If you thought that Anthony Braxton's last great quartet -- with Marilyn Crispell, Gerry Hemingway, and Mark Dresser -- would be his final great band, it's time to rethink your position. As evidenced by this Leo documentation of the new Braxton quintet's performance in London during 2004, with a band he has kept together since that time, he's assembled another one. Performing an hourlong set made up of "Composition 343," this young band blew the ceiling off the joint. Braxton switches horns here a lot -- in addition to his spare, knotty soprano sax he also plays alto, tenor, and clarinet. The drummer in this band is the great Satoshi Takeishi. The trumpet chair is held by Taylor Ho Bynum, with Chris Dahlgren on bass and the truly amazing Mary Halvorson on guitar. The piece begins with Braxton's soprano, a lean yet crisp electric guitar, muted trumpet, double bass, and tom-tom-accented drums, all playing a series of stop-and-start motifs that act as a prolonged head on the work. The band returns to it numerous times in the 49-minute duration as different themes and improvisations are introduced. The engagement between players here is uncanny. Once the head falls away and the ordered improvisation takes its place, guitar and alto move toward one another and then engage in contrapuntal interplay. Then Ho Bynum's trumpet moves toward Braxton's guttural squealing on the alto -- where he uses his voice underneath to make angry, almost animal-like sounds à la Coltrane and Pharoah Sanders on Live in Seattle -- as the horn ceases to be expressive enough for his purposes. In long quiet segments where one, two, or three instruments speak to one another with large spaces between, the silence becomes a part of the work. Braxton blows the hell out of his tenor to bring it all back. The labyrinthine theme begins again, but is abandoned in favor of space once more. The drama and dynamic changes are breathtaking in places, and the tensions created are almost unbearable as Braxton has never shown a willingness to resolve them in his work. When it's done, the members of the audience are astonished at what they have witnessed (a feeling doubtless shared by anyone who takes this recording in with repeated listenings and an open mind), breathing a sigh of relief and greeting Braxton and company with a rowdy ovation. The second cut here, entitled "Composition 343, Pt. 2," is actually the band's encore and feels like a freely improvised work. It's playful, humorous, and musically exciting with great attention given to both Ho Bynum and Halvorson whirling around one another before the entire band joins the fun with verve and energy. Many do not recognize Braxton's wry sense of humor, which is full play here. At its end, "Composition 343" is a truly fine piece of the Braxton canon, played here by bandmembers who knew how to get to that place in his mind that only he really knows. Brilliant and highly recommended.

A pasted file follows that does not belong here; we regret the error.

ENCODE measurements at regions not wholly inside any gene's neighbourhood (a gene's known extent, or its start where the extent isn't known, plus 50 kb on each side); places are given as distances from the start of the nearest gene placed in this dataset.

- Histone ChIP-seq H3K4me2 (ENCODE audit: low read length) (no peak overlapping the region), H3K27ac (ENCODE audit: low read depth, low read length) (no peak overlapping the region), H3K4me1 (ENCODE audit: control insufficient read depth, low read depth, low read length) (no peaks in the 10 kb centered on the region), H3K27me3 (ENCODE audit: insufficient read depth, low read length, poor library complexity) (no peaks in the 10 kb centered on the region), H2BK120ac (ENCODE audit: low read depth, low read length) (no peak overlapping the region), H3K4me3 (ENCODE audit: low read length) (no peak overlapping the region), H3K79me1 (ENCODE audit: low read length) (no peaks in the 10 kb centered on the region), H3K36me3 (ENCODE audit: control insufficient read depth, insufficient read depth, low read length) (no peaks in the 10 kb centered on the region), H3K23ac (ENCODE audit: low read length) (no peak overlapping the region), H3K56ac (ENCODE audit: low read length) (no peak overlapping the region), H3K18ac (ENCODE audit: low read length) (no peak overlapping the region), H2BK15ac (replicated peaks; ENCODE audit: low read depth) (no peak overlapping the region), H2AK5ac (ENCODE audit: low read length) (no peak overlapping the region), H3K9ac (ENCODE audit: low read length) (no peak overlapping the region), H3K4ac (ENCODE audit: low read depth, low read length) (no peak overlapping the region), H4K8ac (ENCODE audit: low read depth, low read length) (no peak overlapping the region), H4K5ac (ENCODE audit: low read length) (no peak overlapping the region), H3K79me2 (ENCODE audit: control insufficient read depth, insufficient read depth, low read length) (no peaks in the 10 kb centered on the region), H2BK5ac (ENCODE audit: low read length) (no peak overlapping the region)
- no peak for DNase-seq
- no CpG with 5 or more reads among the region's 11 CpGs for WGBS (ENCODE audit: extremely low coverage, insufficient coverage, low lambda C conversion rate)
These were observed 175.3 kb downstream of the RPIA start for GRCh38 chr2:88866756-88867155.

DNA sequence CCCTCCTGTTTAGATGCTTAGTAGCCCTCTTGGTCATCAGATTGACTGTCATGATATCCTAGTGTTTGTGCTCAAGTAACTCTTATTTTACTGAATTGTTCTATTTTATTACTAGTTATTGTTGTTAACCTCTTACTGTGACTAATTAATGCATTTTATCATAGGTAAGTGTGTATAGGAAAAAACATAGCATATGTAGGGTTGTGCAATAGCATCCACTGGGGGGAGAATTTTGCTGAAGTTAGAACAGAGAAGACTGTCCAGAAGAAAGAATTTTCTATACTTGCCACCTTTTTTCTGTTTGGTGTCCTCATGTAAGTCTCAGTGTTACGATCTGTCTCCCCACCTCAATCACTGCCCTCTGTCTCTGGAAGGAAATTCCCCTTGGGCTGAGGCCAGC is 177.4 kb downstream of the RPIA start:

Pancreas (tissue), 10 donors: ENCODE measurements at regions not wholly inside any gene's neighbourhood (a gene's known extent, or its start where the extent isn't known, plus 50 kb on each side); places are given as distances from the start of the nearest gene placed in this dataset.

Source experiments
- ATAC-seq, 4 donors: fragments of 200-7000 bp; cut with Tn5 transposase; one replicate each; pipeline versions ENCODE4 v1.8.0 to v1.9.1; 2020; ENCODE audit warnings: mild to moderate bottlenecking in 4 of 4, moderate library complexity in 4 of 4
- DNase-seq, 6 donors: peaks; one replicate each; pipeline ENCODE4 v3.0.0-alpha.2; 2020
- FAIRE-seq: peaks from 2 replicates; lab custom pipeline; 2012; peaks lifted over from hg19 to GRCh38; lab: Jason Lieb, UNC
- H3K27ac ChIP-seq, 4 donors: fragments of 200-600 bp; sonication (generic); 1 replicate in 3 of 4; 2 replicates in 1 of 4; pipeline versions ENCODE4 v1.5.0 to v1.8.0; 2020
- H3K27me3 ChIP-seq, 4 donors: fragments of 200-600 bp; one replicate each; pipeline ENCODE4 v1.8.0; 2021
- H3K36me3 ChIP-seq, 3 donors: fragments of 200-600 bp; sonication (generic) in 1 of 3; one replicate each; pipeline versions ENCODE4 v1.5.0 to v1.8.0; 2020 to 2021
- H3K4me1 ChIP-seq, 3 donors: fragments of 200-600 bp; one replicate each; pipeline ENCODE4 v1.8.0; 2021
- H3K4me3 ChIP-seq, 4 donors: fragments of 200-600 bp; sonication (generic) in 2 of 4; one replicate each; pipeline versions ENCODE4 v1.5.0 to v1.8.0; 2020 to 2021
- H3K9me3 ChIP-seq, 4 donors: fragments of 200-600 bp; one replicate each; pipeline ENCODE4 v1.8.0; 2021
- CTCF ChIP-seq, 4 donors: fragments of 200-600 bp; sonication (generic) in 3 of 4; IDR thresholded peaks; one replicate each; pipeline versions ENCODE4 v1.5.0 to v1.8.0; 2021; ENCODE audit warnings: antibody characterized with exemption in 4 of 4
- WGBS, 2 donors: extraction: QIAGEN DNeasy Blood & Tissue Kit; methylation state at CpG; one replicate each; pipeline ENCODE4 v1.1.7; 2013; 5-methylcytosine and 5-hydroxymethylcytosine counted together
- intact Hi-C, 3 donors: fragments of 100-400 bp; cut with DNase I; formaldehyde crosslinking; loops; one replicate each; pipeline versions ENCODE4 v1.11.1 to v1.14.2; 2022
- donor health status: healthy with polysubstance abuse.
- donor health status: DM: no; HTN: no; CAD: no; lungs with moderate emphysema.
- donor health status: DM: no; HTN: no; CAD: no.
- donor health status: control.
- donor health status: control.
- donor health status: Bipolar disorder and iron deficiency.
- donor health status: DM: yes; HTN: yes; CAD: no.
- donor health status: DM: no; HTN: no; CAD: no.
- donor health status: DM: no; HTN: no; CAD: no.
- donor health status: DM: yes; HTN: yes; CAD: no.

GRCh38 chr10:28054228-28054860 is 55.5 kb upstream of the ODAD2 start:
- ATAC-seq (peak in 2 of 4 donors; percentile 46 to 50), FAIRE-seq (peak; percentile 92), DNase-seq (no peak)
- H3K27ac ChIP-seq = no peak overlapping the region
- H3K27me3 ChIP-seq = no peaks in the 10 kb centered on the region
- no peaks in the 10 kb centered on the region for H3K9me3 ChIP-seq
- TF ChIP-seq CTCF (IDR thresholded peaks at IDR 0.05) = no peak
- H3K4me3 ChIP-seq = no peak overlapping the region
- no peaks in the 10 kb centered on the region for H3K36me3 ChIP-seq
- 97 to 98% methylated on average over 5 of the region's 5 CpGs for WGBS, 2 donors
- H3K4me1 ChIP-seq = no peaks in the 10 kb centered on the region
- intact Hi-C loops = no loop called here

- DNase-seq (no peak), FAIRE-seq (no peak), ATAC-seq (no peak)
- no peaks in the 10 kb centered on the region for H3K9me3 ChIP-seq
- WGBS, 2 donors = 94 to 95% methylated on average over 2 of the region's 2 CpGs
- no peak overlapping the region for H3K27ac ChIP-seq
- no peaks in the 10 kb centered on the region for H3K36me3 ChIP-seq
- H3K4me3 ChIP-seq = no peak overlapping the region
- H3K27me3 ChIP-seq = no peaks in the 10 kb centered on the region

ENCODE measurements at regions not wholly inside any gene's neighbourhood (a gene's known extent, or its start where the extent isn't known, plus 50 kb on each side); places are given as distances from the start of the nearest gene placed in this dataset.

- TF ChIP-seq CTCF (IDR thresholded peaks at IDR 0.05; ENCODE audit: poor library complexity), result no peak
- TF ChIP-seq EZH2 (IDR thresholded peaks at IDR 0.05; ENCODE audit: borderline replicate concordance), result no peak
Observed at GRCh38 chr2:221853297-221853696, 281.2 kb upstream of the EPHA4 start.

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AllMusic Review by Thom Jurek